Why do men go bald?
17 April 2016, 10:01
If you’re anything like me, you’ve been monitoring your gradually balding forehead in the mirror with some trepidation for the last 20 years or so. I’m not bald. Nowhere near it.
But for some time now there has been a very worrying upward trend in the location of my hairline and the V-shaped patches of bare scalp above my temples are on track to rendezvous on top of my head at some stage in the future.
"Are you going bald, daddy?" asks my 8-year-old with a mixture of concern and mischief and my loving wife has lots of fun pointing out to her friends that my forehead is now even shinier than it was last year. I’m not too worried about going topless, to be honest, but at the same time, I wouldn’t mind holding on to my skull-fur for just a few extra years. I’m barely middle-aged, for crying out loud.
So what is it that makes men lose their hair?
Male pattern baldness
What a horrible name for the most common type of hair loss in men, but the official medical term, androgenetic alopecia, isn’t a whole lot better. This is the common type of baldness that afflicts millions of men around the world as they get older – and some unfortunate soles before they even reach 30.
You know the drill: the initially dense and bushy cover starts thinning out gradually, the hairline heads north and soon enough all that’s left is a horseshoe-shaped ring of hair around a central helicopter landing pad. Not ideal until such time that “Franciscan monk” becomes a fashion trend...
The balding process begins at any time after puberty as blood levels of male hormones, especially dihydrotestosterone (DHT) rise. DHT interferes with the normal growth pattern of individual hairs, but for serious hair loss to occur, you also need the right (or should that be wrong) genetic make-up. Male pattern baldness is an inherited condition. The oft-repeated belief that it’s passed down via maternal lines is a myth – you can inherit it from either you father’s or your mother’s side, although research suggests that the influence of the maternal line is somewhat more important.
Your chances of developing male pattern baldness increase with age, but it’s most likely to start between your late teens and the time you hit 45. It may happen quite rapidly, or you may experience alternating periods of slow and fast hair loss punctuated by times of apparent stability.
Other common reasons for hair loss
- Certain prescription drugs, for example some medicines for gout, high blood pressure, heart problems and arthritis, may cause hair loss, as will some medical treatments like radiation treatment and chemotherapy.
- Fungus infections of the scalp can cause hair loss.
- Men suffering from trichotillomania twist, pull and play with their hair obsessively and frequently cause it to fall out.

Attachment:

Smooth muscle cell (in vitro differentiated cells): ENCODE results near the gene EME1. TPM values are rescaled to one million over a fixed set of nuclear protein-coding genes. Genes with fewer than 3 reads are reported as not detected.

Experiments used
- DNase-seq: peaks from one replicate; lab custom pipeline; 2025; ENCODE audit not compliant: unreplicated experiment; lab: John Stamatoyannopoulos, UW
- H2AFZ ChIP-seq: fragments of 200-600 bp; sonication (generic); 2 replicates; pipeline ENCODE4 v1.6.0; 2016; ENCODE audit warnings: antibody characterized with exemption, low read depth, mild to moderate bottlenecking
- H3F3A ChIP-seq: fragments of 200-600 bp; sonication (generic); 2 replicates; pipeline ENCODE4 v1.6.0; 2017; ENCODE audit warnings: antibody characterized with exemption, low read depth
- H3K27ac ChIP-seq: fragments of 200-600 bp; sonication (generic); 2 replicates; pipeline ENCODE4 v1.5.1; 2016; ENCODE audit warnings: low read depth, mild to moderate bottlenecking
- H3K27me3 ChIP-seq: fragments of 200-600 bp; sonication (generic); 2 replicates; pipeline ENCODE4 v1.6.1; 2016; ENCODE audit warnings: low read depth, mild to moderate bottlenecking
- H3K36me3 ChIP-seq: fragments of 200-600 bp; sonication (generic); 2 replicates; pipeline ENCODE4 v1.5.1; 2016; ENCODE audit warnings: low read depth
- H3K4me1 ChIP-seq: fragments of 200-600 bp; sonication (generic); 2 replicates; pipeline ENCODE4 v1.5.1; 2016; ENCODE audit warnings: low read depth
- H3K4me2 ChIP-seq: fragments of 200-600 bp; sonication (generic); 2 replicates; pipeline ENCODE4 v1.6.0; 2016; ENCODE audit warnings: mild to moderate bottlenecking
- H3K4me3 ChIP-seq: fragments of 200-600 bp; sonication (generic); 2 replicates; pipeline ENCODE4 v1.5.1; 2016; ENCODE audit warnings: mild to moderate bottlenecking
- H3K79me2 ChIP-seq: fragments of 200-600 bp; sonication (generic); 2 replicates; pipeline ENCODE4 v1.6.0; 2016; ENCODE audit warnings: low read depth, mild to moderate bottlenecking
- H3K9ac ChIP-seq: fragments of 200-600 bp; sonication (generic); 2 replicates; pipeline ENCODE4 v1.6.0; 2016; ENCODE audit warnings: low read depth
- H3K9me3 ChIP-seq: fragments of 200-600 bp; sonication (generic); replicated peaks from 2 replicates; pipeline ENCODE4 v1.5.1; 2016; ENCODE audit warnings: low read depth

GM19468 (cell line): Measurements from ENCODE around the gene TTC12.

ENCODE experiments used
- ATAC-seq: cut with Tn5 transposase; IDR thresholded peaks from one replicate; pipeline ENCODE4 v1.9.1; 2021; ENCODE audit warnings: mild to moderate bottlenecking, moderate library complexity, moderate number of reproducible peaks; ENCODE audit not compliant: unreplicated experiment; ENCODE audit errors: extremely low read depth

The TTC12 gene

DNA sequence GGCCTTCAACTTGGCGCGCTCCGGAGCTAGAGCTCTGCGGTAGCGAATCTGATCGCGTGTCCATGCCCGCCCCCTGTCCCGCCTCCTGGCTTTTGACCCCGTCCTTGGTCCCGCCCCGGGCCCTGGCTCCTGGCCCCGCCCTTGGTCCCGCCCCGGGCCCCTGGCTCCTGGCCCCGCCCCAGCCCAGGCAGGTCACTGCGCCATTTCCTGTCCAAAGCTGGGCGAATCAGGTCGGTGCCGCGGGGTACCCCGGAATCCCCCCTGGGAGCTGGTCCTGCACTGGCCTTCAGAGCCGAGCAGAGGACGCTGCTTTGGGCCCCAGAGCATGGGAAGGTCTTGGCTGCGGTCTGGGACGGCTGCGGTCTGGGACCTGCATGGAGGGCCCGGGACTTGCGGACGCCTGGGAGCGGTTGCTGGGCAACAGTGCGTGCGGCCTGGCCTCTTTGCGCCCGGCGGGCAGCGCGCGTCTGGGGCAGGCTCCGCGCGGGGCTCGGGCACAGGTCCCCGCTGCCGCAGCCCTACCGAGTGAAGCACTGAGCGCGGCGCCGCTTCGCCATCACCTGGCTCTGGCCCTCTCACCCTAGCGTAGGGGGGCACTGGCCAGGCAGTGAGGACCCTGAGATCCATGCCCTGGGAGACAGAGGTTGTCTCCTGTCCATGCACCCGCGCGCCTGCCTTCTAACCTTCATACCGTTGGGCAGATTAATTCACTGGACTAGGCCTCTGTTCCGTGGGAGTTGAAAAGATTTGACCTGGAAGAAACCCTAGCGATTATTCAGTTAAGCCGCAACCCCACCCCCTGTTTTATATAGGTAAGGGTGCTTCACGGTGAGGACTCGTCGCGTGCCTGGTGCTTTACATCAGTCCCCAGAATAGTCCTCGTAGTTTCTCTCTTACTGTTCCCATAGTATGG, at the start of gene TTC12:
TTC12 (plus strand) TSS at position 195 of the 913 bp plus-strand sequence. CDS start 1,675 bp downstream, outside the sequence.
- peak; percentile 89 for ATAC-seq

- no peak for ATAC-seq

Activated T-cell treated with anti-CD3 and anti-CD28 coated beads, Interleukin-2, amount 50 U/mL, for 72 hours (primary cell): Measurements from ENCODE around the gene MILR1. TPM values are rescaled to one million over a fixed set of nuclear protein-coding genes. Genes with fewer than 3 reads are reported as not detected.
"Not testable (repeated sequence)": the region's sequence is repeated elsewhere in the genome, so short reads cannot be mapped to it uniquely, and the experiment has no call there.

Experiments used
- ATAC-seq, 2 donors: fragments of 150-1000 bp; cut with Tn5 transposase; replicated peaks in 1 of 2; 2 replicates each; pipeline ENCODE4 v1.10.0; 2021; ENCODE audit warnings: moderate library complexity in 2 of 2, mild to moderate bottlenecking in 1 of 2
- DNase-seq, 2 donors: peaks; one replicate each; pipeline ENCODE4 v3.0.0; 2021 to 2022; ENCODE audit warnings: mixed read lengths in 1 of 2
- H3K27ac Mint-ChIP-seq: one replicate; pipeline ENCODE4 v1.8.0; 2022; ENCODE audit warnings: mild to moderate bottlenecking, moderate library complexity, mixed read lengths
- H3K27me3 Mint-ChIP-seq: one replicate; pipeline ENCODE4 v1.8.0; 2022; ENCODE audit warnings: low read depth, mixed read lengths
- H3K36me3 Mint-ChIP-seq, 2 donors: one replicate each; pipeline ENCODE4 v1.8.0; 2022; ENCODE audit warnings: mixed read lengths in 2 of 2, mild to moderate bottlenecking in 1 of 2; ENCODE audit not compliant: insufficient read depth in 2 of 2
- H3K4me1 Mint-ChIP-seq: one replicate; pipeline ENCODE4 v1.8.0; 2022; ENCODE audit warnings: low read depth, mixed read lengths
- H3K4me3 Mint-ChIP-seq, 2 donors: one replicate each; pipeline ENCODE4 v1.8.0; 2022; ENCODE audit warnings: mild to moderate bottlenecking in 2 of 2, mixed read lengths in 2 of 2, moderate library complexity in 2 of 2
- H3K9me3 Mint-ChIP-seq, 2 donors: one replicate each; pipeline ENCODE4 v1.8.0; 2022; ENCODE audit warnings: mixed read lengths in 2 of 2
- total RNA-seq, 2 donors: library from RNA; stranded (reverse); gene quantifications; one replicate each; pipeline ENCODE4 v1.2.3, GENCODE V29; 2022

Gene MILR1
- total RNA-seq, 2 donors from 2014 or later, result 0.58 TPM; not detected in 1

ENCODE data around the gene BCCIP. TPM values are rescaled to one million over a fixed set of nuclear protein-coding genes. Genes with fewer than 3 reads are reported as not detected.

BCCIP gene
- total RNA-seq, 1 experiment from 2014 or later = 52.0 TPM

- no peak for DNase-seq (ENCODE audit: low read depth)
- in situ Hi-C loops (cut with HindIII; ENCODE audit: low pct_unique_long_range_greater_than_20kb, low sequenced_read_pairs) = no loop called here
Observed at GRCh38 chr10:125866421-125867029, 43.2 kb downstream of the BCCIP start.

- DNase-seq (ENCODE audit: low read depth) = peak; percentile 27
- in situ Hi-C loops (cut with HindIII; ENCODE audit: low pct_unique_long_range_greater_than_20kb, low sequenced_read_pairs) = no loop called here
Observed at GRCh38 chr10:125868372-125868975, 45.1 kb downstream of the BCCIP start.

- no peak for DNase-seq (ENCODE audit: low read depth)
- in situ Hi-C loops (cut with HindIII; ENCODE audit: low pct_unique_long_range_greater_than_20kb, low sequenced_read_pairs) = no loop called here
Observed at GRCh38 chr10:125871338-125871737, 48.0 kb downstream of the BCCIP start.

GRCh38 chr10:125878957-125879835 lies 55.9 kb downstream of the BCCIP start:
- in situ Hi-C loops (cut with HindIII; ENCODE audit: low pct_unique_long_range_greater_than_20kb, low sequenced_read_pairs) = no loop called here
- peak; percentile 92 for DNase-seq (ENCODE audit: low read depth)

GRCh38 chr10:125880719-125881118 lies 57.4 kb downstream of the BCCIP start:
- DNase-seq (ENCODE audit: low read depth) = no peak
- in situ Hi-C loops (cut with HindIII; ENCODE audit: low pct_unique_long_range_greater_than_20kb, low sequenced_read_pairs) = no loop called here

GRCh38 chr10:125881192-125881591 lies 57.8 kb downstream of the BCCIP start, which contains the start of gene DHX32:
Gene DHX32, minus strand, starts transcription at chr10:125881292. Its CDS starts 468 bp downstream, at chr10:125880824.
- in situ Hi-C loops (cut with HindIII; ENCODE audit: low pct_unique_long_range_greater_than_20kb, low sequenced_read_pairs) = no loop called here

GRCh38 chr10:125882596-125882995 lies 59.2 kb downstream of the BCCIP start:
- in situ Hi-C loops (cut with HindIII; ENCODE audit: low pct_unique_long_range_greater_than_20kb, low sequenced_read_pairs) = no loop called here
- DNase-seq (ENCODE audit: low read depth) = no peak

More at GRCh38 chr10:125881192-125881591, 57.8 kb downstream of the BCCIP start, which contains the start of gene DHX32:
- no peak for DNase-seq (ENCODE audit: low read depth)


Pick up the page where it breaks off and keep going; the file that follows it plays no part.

- Problems with the pituitary or thyroid glands may result in hair loss.
- Over-enthusiastic shampooing, blow-drying, combing, bleaching, dying, etc. may also lead to hair loss.
A small number of people are affected by varieties of alopecia other than androgenetic alopecia. Most commonly this involves one or more round bald spots on the scalp, but it can also spread to the entire scalp, affect a man’s beard or even, in rare instances, cause the loss of all body hair from top to toe. These forms of alopecia tend to be much more common in women than in men and are thought to involve an autoimmune disorder – an abnormality in the immune system – in which a sufferer’s body attacks its own hair follicles and suppresses hair growth.
What to do?
Loss of hair can have a major effect on a man’s self-esteem and confidence, causing anxiety, social phobias and depression. But don’t let it get you down, there are a number of things you can do:
- Whatever you do, don’t ever go for the comb-over approach of trying to disguise a bald patch with a strand of extra-long hair. It looks daft 100% of the time!
- Get used to it: embrace your baldness and be proud of it. Bald heads are sexy!
- Try a wig. You’ll be surprised how authentic modern hair pieces can look. But stay away from those spray-on scalp dyes that are supposed to create the impression of fuller hair – they’re just a little too desperate.
- Some medicines do work for some men. Minoxidil is a solution applied to the scalp to stimulate hair follicles and finasteride is an oral prescription drug that inhibits the production of DHT.
- If you’re up for it, try hair transplants or other types of scalp surgery.
- For the more unusual types of alopecia, the hair will usually re-grow within a year without treatment in about 50% of the patients and at a later time in nearly all of them. There is no single treatment, although some success has been reported with topical ointments and steroid injections, creams and shampoos.
Triggers for hair loss
Hair transplant caution
Hairlessness is attractive